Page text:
Metal. Monsters. Mayhem.

Book review

Authors put the bite on vampires and their ways

We’ve all heard enough about vampires recently.

Everyone knows they look like frumpy old ladies, overjoyed that an aging population means they fit in nowadays. Or that they keep humans penned up as food, and having sex with a human is tantamount to bestiality. Or that when a vampire slayer starts killing them off, they go right to the police.

Wait, this isn’t sounding too much like Twilight or True Blood — but they’re some of the ideas introduced in the new Canadian anthology Evolve, edited by Nancy Kilpatrick.

The Montreal-based Kilpatrick is no stranger to the genre, having written numerous dark fantasy and horror novels herself. She previously edited the erotic vampire collection Love Bites, and co-edited Edge’s horror anthology Tesseracts 13.

Tesseracts 13 was the first horror title published by Edge, a predominantly sci-fi and fantasy publisher in Calgary. The success of that book prompted this new all-vampire anthology.

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Nikki, I think we’ve heard this one before

Nikki Sixx is far from the only rock star to chronicle his former excesses, but he’s one of few to have had a viable career after being medically dead.

I read Mötley Crüe’s The Dirt about a year or two after it came out and it is a flat-out great read, even for someone who, like me, followed the shenanigans of Nikki Sixx, Vince Neil, Tommy Lee and Mick Mars when they were high atop the metal heap in the 1980s. Back then I read  Hit Parader, Circus, even Groove (I only bought a copy in the summer of ’87 because it had the Crüe on the cover and I wanted to read about Girls, Girls, Girls, which I hadn’t bought yet… the magazine was pretty terrible) and repeatedly watched an interview Nikki did with Paul McGrath of CBC’s The Journal, which I taped on Betamax. I even bought the VH1 Behind the Music feature on them in 199something. I thought I was well versed in what they were up to.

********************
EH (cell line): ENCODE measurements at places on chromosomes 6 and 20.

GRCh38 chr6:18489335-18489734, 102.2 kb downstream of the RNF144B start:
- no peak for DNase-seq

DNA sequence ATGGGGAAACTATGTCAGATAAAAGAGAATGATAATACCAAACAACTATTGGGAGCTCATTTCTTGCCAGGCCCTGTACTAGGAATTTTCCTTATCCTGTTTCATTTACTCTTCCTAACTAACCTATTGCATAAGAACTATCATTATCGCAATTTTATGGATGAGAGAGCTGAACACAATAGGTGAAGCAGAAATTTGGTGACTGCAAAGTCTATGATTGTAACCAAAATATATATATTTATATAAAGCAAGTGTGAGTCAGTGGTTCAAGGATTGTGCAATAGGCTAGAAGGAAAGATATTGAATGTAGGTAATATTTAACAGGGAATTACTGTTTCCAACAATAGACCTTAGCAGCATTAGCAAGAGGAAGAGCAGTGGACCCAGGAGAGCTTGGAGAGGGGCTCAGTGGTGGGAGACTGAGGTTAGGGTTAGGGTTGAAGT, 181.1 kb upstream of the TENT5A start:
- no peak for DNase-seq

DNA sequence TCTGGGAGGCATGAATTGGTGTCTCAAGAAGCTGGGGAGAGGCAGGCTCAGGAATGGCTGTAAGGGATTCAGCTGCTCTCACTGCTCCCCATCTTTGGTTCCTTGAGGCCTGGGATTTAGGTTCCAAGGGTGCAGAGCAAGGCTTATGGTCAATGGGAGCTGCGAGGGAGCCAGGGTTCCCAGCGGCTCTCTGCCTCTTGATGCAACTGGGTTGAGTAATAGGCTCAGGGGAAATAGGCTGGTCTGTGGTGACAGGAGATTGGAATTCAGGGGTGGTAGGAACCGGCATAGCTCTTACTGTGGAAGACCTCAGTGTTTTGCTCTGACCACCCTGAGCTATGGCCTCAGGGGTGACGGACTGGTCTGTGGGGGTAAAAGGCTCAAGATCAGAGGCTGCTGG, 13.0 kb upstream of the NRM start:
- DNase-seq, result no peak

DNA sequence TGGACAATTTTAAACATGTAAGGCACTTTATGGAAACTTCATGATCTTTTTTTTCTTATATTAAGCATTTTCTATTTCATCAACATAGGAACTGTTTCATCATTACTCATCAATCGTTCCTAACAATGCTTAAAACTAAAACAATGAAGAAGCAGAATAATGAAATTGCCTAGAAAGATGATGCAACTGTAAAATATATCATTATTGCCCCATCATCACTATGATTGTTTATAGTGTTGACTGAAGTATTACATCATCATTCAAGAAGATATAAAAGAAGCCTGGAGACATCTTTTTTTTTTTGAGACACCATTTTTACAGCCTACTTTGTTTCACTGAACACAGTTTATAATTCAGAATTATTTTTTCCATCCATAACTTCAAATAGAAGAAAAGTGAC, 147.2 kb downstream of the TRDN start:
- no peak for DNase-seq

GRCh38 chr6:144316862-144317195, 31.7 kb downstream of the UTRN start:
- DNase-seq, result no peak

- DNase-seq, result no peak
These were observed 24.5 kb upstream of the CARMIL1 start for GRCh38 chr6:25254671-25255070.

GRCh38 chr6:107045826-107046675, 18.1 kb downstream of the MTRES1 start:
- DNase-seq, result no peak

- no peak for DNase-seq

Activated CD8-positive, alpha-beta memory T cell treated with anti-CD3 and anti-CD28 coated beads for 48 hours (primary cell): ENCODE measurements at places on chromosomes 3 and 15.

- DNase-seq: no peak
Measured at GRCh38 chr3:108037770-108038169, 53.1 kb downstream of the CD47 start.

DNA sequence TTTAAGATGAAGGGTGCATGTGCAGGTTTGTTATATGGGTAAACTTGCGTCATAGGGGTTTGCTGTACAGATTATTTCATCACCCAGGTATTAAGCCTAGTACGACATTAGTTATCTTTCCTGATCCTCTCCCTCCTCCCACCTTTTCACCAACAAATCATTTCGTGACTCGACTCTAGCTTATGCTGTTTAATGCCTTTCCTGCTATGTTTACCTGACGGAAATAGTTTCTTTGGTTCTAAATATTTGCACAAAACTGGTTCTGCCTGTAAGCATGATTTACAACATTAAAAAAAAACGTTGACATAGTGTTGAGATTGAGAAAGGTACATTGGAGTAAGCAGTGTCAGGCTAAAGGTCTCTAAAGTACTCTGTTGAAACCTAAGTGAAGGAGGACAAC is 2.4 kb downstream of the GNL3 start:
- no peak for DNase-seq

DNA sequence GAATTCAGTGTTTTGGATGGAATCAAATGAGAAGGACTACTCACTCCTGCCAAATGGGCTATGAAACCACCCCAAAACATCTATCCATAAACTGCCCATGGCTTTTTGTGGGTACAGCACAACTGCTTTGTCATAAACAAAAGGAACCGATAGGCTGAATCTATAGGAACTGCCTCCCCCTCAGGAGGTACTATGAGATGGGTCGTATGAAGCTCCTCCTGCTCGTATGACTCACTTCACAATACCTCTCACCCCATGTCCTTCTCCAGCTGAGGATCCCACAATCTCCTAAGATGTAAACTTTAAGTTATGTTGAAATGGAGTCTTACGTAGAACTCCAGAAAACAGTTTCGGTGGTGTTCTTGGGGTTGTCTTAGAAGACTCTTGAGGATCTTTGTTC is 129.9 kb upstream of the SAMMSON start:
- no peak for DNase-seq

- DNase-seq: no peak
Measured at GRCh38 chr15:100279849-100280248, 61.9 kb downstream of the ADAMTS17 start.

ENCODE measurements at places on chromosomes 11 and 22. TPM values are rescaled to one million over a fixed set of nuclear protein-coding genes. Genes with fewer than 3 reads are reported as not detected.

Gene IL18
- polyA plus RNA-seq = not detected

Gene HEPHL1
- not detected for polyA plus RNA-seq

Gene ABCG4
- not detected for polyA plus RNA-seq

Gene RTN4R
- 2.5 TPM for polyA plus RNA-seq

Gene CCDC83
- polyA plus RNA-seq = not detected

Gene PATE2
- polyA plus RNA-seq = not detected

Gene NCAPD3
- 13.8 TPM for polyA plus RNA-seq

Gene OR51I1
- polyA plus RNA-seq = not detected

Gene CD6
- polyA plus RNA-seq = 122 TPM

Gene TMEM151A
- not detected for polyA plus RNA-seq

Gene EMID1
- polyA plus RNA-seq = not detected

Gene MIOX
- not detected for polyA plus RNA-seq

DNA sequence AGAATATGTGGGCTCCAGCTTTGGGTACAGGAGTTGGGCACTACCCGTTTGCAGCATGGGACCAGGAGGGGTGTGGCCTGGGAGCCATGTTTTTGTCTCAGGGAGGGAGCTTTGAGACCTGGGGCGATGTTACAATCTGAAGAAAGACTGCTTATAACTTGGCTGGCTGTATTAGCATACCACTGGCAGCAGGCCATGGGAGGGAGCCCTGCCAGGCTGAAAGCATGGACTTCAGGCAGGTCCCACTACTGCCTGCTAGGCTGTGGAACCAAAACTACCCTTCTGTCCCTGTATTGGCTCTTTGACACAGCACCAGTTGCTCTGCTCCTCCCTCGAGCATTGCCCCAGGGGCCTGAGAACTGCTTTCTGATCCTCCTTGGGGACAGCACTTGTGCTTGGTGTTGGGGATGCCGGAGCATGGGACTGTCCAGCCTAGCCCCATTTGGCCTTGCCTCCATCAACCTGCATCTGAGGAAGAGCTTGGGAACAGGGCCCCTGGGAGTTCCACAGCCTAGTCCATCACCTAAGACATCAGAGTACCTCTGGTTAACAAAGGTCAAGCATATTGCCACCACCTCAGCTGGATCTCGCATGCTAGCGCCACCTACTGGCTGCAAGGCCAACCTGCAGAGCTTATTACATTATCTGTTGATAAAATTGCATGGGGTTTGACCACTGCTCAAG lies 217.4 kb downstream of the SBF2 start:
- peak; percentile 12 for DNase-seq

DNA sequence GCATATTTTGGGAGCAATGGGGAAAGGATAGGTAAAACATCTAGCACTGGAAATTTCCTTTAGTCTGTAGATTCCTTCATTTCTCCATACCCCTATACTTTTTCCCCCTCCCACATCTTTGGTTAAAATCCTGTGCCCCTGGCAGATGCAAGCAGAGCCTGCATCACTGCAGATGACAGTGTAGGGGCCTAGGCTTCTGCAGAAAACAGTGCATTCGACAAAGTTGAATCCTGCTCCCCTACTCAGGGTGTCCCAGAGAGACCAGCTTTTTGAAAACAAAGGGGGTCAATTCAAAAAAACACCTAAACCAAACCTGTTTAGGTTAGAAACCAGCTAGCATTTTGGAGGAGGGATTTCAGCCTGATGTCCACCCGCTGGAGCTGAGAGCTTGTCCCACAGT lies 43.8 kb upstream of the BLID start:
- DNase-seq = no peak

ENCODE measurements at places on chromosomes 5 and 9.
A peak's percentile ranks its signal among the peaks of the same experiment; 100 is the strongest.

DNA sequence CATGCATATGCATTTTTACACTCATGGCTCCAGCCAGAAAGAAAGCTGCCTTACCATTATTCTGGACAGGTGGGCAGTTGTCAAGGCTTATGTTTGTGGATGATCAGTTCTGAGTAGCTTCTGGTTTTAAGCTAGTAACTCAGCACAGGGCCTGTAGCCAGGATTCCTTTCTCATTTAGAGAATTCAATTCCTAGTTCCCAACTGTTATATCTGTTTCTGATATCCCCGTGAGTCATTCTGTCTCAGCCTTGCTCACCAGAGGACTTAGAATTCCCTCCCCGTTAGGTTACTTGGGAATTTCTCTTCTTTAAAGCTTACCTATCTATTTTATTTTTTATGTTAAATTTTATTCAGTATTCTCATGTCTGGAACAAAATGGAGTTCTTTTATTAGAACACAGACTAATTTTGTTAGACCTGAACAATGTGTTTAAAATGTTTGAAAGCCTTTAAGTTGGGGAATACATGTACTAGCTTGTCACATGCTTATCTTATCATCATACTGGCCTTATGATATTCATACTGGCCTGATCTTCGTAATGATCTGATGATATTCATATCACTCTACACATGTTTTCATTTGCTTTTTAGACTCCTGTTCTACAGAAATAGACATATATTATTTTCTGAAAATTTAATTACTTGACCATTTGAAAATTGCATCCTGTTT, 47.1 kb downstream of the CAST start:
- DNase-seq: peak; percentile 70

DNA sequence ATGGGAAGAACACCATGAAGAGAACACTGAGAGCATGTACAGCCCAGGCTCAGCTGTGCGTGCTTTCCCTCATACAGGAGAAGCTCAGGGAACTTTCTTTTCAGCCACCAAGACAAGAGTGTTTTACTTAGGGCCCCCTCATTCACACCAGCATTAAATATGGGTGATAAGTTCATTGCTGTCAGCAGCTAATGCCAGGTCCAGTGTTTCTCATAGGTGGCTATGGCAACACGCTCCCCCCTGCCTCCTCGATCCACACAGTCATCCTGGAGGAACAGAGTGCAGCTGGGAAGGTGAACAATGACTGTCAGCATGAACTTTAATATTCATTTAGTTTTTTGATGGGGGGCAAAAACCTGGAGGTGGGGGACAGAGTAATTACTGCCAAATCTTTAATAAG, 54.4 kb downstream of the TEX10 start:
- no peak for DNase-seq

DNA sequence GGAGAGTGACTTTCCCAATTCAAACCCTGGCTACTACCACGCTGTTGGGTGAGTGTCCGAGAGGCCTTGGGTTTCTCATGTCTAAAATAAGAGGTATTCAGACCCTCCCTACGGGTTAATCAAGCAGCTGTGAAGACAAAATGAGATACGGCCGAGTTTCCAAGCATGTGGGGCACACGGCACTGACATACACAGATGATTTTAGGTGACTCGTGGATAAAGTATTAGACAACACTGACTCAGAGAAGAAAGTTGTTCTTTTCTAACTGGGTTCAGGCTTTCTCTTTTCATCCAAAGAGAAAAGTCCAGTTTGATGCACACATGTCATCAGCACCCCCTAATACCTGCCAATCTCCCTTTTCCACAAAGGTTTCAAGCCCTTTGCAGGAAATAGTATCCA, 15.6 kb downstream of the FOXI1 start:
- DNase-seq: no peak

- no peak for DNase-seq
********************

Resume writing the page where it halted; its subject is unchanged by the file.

Boy, was I wrong.

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Rough life makes for a great read

I’m not always keen on rock biographies. Some, like The Dirt, which tells the sordid story of Mötley Crüe, is a great if at times unbelievable read. Others, like Two Sides to Every Glory, which chronicles AC/DC’s rise and then ignores most what happened after 1990, leave something to be desired.  And I’ll always have a soft spot for Hammer of the Gods, even though I think all the surviving members of Led Zeppelin have disavowed it.

As a sometime book reviewer for the Winnipeg Free Press, I occasionally get to write about a book like this — the autobiography of Guns ‘N’ Roses founding member Duff McKagan.

The following is republished from the Winnipeg Free Press print edition December 5, 2011 J7

Guns N’ Roses bassist rocks autobiography

Even a rock star can feel like a dork.

Guns N’ Roses co-founder and bassist Duff McKagan opens his self-deprecating memoir with his daughter’s 13th birthday party. While trying to stay out of sight so as not to embarrass her by his mere presence, he surprises two partygoers sneaking a kiss.

“My mind rushes through a checklist… of things I was doing at this same age,” he writes: boozing, smoking pot, dropping acid, snorting cocaine, stealing cars, having sex. These kids are just kissing.

Embarrassed, he mutters a quick, “Sorry,” and ducks back into the house.

To read more, click here.